What is laisser-faire but an orthodoxy? The most tyrannous and disastrous of all the orthodoxies, since it forbids you even to learn. — Bernard Shaw, The Doctor’s Dilemma, Preface, “The Technical Problem” (1911)
David Cravit, Zoomer enthusiast and author of The New Old: How Boomers are Changing Everything… Again recently addressed a room full of information technology and medical professionals at Cancer Care Ontario’s 2008 Cancer Leadership Forum. His presentation examined how boomers are going to change the traditional health care models because, according to Cravit, we have entered the era of the patient as a consumer. Cravit prefaced his talk with a disclaimer and explained that his presentation would be descriptive, not prescriptive.
As a marketing executive, a big part of Cravit’s work has been to identify emerging trends and to predict how they will be reflected in consumer behaviour. He cautioned the audience that the aim of his presentation was not to make a case for any particular type of health care system (two-tier/one-tier, public/private) or to ascertain whether patients were sufficiently competent to make major medical decisions for themselves.
He argued that the traditional patient model is being replaced by the emerging model of patients as consumers who may respect their doctor and the health care system, but ultimately see themselves as the directors of their own health project. This consumer will be proactive in looking for alternatives and best outcomes, and will ultimately be unwilling to accept bad outcomes without checking all the options. The internet, he said, is enabling this. According to a 2005 Comscore study, the internet is the preferred medium through which people access health information; 80% of internet users have searched for health information. Ultimately, people will cease to see their doctors as godlike and begin to think of them as one of many service suppliers.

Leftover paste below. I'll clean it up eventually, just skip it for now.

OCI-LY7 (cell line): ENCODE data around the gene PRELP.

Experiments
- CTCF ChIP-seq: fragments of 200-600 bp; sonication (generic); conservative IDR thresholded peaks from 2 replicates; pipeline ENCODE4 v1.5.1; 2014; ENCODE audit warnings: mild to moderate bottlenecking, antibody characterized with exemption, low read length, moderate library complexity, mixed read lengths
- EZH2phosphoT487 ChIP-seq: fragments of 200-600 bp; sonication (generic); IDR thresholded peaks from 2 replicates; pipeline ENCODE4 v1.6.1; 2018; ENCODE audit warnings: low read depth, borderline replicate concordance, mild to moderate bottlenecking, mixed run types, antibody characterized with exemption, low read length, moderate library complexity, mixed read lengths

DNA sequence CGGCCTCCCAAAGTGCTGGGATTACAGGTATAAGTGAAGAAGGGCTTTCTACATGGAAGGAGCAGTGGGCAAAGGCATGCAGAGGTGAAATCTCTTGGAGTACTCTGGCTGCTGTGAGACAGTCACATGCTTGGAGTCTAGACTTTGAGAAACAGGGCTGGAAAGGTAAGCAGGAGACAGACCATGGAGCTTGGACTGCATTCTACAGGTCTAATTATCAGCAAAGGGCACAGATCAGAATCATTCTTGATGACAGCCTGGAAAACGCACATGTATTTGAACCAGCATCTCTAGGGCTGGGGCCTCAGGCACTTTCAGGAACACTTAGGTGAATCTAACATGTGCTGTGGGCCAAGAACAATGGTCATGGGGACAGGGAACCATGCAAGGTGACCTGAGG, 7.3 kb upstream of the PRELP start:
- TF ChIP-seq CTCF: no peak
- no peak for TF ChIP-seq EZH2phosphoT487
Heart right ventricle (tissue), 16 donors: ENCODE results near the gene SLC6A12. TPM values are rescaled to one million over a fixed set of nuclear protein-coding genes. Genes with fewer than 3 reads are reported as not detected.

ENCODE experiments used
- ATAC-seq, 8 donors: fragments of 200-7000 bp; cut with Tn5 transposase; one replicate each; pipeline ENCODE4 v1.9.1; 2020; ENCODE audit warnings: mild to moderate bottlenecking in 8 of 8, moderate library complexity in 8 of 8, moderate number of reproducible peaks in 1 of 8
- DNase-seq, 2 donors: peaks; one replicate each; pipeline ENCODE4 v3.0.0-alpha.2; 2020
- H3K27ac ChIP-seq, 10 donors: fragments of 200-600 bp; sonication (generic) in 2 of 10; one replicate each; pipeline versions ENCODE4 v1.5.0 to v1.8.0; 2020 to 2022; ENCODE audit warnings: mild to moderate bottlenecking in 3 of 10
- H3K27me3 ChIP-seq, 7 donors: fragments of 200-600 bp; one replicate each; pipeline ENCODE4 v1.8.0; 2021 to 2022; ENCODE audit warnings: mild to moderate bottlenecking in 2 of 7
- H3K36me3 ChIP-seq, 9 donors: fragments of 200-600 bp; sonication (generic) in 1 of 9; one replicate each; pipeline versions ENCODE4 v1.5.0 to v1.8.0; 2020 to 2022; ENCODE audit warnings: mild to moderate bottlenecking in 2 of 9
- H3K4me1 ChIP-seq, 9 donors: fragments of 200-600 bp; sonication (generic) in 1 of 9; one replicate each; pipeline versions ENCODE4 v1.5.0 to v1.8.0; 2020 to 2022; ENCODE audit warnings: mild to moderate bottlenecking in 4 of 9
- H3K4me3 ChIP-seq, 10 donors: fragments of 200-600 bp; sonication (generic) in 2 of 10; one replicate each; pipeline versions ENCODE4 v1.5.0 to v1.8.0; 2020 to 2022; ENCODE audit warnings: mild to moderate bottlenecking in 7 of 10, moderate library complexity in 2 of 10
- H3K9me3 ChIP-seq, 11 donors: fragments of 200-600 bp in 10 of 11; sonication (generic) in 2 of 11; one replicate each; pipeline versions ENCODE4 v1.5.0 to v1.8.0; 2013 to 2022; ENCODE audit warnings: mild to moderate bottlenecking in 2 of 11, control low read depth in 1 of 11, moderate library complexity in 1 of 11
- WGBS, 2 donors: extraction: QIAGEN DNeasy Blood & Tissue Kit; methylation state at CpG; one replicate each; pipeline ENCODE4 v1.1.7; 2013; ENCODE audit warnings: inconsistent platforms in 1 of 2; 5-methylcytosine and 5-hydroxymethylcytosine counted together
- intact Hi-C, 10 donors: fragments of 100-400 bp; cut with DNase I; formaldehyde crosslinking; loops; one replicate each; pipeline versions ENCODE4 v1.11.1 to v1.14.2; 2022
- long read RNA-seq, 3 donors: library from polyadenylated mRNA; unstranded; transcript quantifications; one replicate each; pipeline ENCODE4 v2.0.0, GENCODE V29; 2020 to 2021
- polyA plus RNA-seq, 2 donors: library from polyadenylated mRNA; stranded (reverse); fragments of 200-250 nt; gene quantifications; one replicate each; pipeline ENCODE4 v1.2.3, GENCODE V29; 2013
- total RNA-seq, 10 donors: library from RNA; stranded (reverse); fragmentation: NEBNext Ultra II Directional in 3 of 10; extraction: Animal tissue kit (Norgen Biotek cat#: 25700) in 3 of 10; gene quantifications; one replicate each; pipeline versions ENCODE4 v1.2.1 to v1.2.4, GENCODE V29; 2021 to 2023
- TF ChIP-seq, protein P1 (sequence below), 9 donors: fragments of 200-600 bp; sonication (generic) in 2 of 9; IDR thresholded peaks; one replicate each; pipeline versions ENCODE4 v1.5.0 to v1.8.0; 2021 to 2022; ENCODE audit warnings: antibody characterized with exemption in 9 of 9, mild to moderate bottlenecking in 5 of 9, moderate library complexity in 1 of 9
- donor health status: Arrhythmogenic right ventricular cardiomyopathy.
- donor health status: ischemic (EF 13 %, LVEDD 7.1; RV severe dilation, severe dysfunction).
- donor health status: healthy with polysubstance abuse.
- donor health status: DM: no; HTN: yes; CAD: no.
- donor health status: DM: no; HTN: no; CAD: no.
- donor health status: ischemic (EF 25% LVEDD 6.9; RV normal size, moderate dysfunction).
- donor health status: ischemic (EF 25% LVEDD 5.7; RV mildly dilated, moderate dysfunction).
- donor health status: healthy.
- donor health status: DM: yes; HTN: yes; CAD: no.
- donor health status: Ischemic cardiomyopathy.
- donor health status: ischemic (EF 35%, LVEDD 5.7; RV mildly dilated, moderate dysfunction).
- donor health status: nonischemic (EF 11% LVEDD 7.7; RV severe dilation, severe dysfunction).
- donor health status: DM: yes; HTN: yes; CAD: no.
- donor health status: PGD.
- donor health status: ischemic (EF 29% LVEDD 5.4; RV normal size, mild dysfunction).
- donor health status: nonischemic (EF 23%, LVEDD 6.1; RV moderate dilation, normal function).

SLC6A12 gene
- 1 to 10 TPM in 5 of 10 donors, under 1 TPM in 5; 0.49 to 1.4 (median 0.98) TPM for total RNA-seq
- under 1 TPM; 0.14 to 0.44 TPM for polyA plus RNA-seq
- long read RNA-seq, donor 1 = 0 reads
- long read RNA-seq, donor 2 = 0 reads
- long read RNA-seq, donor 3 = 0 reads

Pointing to the emergence of websites offering custom medical solutions and services such as medical tourism and designer body parts, Cravit listed the ways in which this process is already under way and how it is made possible by the online experience. After all, he said, the online experience conditions consumers to expect speed, convenience and customization, the ability to comparison shop, to dialogue with other consumers and providers and instantly access comprehensive information. The impact of these aggregated expectations has already been seen in the way consumers approach financial services, travel, retail—why not healthcare?
The sentiment that the internet would revolutionize traditional health care was echoed by the next presenter, Sir Muir Gray, Chief Knowledge Officer of the National Health Service and author of The Resourceful Patient. Dr. Gray supports a patient’s right to some degree of self-management and he has put forward the thesis that patients should have free access to high quality information about their health. Patient self-management, with its untapped potential, is the driving force behind websites such as http://e-patients.net/, a collaborative information project based on a term coined by Tom Ferguson to describe individuals who are “equipped, enabled, empowered and engaged in their health care decisions”. Ferguson imagined health care as “an equal partnership between e-patients and health professionals and systems that support them”.